It is safe to say that automotive has been thrown into some interesting changes since March of 2020. With so many unexpected situations and the roadblocks with selling the cars in the manner we were used to, the industry has been forced to evaluate not only the way it currently functioned, but also the way in which it will move forward with success.
One thing that became blatantly obvious is that selling cars, either partially or completely, online is no longer something that may or may not happen. It is here. And the dealerships who have adapted and adopted those methods are the ones who are in a stronger position for today, but also for 2021.
Carvana has generally been a litmus for online transactions. And while many thought this was not the way the general population wanted to purchase a vehicle, the numbers are telling a different story. According to an article published in Automotive News, their stocks rocked 30% in late September, and while they dipped slightly since then, they are outpacing some powerhouses in the industry such as GM.
It is time to look at what the franchise dealership can do to not only compete with, but perfect the process that a portion of the American population is truly looking for: a more digital, online purchasing platform.
What the Data Shows
51% of June transactions attributed at least a portion of the sale to an online platform.
11% were completely digital.
This is not new to many dealerships. Online selling and digital retailing have been a discussion point for many years now, but 2020 has made it apparent that to stay relevant with buyers, we need to adopt these new methods.
When talking with dealers around the country, there are some who have championed this process and understand the importance of offering these options to interested buyers. In fact, ⅔ of Franchise Dealers state that they will continue to use and expand these digital options in future.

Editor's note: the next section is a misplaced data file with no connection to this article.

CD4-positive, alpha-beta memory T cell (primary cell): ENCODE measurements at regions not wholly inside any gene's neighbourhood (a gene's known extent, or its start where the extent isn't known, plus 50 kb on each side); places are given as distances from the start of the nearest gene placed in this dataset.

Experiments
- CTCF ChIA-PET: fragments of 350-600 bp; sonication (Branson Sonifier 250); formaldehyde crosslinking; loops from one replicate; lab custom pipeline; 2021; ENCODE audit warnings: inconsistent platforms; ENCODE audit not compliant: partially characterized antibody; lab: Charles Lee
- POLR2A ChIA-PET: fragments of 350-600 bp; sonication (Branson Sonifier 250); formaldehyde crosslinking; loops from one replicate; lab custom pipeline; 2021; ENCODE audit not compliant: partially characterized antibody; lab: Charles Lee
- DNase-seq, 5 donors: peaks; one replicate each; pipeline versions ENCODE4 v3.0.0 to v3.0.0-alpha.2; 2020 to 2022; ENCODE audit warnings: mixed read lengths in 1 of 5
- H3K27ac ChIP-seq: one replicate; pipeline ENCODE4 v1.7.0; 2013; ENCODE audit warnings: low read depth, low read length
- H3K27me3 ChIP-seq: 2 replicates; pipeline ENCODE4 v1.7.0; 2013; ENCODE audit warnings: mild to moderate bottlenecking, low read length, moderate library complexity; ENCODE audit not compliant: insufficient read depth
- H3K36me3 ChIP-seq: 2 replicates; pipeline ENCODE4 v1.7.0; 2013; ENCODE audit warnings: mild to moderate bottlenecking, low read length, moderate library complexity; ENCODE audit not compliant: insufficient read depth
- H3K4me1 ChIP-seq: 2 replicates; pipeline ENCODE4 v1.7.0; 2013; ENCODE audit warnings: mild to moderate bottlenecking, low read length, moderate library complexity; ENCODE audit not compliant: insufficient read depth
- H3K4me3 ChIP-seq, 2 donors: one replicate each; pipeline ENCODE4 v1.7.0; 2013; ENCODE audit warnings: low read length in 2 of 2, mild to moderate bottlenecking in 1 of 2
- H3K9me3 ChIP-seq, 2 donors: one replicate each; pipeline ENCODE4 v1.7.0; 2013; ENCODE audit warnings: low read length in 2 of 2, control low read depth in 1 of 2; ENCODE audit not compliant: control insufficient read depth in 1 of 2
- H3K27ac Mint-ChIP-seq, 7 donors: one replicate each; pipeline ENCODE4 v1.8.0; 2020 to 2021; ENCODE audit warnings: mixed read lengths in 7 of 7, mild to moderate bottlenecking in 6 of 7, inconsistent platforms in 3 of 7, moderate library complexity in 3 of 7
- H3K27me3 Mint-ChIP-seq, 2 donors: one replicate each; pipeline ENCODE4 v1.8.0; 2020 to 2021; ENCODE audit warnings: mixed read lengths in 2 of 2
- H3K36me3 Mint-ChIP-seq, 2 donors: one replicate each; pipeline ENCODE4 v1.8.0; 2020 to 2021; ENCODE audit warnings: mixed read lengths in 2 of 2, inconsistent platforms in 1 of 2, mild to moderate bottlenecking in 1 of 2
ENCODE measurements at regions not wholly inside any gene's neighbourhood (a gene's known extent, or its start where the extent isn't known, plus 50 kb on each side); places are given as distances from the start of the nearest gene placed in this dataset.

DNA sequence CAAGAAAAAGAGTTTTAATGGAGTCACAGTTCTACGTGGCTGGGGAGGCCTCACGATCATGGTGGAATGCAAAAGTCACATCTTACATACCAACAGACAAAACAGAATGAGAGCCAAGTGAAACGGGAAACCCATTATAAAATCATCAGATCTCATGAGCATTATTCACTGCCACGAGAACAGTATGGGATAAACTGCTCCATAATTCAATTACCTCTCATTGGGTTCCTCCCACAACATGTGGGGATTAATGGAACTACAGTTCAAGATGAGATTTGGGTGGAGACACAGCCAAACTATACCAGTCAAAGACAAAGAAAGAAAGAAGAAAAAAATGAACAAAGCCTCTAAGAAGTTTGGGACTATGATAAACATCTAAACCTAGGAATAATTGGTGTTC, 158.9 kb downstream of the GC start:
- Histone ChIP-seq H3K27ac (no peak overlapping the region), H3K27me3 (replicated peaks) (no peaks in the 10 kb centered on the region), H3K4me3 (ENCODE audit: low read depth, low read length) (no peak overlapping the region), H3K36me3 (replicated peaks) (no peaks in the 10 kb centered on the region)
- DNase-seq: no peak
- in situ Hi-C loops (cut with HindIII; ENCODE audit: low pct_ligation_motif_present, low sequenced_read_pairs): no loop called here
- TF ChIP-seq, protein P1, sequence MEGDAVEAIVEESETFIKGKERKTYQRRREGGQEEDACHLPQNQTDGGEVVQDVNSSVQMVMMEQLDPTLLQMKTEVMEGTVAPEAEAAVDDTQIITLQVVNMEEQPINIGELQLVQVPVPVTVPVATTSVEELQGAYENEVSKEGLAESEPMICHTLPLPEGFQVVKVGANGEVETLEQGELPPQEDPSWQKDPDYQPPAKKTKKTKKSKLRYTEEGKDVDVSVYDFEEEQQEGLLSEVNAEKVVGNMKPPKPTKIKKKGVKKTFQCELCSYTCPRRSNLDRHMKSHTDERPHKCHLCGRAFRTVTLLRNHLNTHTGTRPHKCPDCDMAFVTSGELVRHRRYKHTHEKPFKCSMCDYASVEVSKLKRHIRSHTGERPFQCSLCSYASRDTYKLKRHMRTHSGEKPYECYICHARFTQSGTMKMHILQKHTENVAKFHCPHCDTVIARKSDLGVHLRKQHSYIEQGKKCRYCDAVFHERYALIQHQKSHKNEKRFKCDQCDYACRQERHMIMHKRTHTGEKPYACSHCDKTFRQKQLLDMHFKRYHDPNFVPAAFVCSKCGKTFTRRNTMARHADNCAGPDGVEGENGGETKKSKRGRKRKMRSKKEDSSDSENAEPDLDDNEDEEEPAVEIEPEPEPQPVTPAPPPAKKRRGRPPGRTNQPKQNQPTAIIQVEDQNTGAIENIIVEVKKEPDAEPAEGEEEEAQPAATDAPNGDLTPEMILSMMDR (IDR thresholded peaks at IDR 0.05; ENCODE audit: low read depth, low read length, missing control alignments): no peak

But there are some who still are on the fence. Some of the arguments against online options and digital retailing are as follows:
- If the customer uses an online tool to figure out payments, they will talk themselves out of a vehicle I could have gotten them into
- It causes friction when the customer does come on-lot
- It takes away the control we have when the customer comes into the dealership
How many of these have you stated when reviewing some of the online options offered to your dealership?
What Digital Retailing and Online Options Provide
The above school of thought is dangerous, mainly because it is not true. Customers are looking for more ways to complete either a portion or all of the transactions online. The Amazon culture has become the norm, to the point that Amazon now lists vehicles on their platform. It is time to evaluate why you do what you do and how you provide what the consumer wants.
That does not mean that dealerships will become irrelevant.
The majority of customers still want to complete the process at your store. They want to have the salesperson show them the options and technology. But for the many who want online options, it is time to offer them, perfect them, and market them.
What Will Your Dealership Need?